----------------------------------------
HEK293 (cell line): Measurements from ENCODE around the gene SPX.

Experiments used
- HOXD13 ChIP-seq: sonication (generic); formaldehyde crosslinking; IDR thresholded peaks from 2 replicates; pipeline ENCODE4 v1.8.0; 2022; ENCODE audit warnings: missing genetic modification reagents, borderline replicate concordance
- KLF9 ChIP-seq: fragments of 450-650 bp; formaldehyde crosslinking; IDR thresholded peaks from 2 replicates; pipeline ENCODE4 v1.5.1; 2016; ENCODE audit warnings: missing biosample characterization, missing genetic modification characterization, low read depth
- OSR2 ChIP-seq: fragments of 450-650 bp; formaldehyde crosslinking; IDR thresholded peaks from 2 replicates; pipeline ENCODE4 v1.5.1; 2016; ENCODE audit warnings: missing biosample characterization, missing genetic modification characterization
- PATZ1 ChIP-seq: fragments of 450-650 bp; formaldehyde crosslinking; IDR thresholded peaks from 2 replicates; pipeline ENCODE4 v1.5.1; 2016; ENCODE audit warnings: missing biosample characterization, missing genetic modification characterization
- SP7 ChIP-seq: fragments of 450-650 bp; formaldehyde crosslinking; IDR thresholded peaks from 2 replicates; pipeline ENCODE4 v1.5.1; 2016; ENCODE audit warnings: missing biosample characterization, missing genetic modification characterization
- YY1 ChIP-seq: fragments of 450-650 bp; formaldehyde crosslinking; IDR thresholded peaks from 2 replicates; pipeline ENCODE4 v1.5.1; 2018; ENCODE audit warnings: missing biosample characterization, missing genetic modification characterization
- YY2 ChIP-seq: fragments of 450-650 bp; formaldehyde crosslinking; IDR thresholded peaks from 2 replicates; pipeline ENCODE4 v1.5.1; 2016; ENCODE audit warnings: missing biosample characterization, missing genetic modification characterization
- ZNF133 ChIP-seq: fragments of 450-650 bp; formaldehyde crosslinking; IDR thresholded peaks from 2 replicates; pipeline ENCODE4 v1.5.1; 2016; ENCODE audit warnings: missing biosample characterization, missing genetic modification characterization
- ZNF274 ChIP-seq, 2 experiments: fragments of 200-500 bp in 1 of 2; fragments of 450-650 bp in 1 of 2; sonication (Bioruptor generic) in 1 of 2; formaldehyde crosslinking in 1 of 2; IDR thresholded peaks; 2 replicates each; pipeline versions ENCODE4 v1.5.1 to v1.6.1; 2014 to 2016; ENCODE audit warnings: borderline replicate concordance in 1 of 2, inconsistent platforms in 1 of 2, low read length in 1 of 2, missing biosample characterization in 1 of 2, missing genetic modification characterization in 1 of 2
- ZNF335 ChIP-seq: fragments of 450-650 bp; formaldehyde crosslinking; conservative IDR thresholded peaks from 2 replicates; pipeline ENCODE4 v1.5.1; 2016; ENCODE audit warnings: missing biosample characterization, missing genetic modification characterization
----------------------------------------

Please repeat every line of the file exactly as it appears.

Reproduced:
HEK293 (cell line): Measurements from ENCODE around the gene SPX.

Experiments used
- HOXD13 ChIP-seq: sonication (generic); formaldehyde crosslinking; IDR thresholded peaks from 2 replicates; pipeline ENCODE4 v1.8.0; 2022; ENCODE audit warnings: missing genetic modification reagents, borderline replicate concordance
- KLF9 ChIP-seq: fragments of 450-650 bp; formaldehyde crosslinking; IDR thresholded peaks from 2 replicates; pipeline ENCODE4 v1.5.1; 2016; ENCODE audit warnings: missing biosample characterization, missing genetic modification characterization, low read depth
- OSR2 ChIP-seq: fragments of 450-650 bp; formaldehyde crosslinking; IDR thresholded peaks from 2 replicates; pipeline ENCODE4 v1.5.1; 2016; ENCODE audit warnings: missing biosample characterization, missing genetic modification characterization
- PATZ1 ChIP-seq: fragments of 450-650 bp; formaldehyde crosslinking; IDR thresholded peaks from 2 replicates; pipeline ENCODE4 v1.5.1; 2016; ENCODE audit warnings: missing biosample characterization, missing genetic modification characterization
- SP7 ChIP-seq: fragments of 450-650 bp; formaldehyde crosslinking; IDR thresholded peaks from 2 replicates; pipeline ENCODE4 v1.5.1; 2016; ENCODE audit warnings: missing biosample characterization, missing genetic modification characterization
- YY1 ChIP-seq: fragments of 450-650 bp; formaldehyde crosslinking; IDR thresholded peaks from 2 replicates; pipeline ENCODE4 v1.5.1; 2018; ENCODE audit warnings: missing biosample characterization, missing genetic modification characterization
- YY2 ChIP-seq: fragments of 450-650 bp; formaldehyde crosslinking; IDR thresholded peaks from 2 replicates; pipeline ENCODE4 v1.5.1; 2016; ENCODE audit warnings: missing biosample characterization, missing genetic modification characterization
- ZNF133 ChIP-seq: fragments of 450-650 bp; formaldehyde crosslinking; IDR thresholded peaks from 2 replicates; pipeline ENCODE4 v1.5.1; 2016; ENCODE audit warnings: missing biosample characterization, missing genetic modification characterization
- ZNF274 ChIP-seq, 2 experiments: fragments of 200-500 bp in 1 of 2; fragments of 450-650 bp in 1 of 2; sonication (Bioruptor generic) in 1 of 2; formaldehyde crosslinking in 1 of 2; IDR thresholded peaks; 2 replicates each; pipeline versions ENCODE4 v1.5.1 to v1.6.1; 2014 to 2016; ENCODE audit warnings: borderline replicate concordance in 1 of 2, inconsistent platforms in 1 of 2, low read length in 1 of 2, missing biosample characterization in 1 of 2, missing genetic modification characterization in 1 of 2
- ZNF335 ChIP-seq: fragments of 450-650 bp; formaldehyde crosslinking; conservative IDR thresholded peaks from 2 replicates; pipeline ENCODE4 v1.5.1; 2016; ENCODE audit warnings: missing biosample characterization, missing genetic modification characterization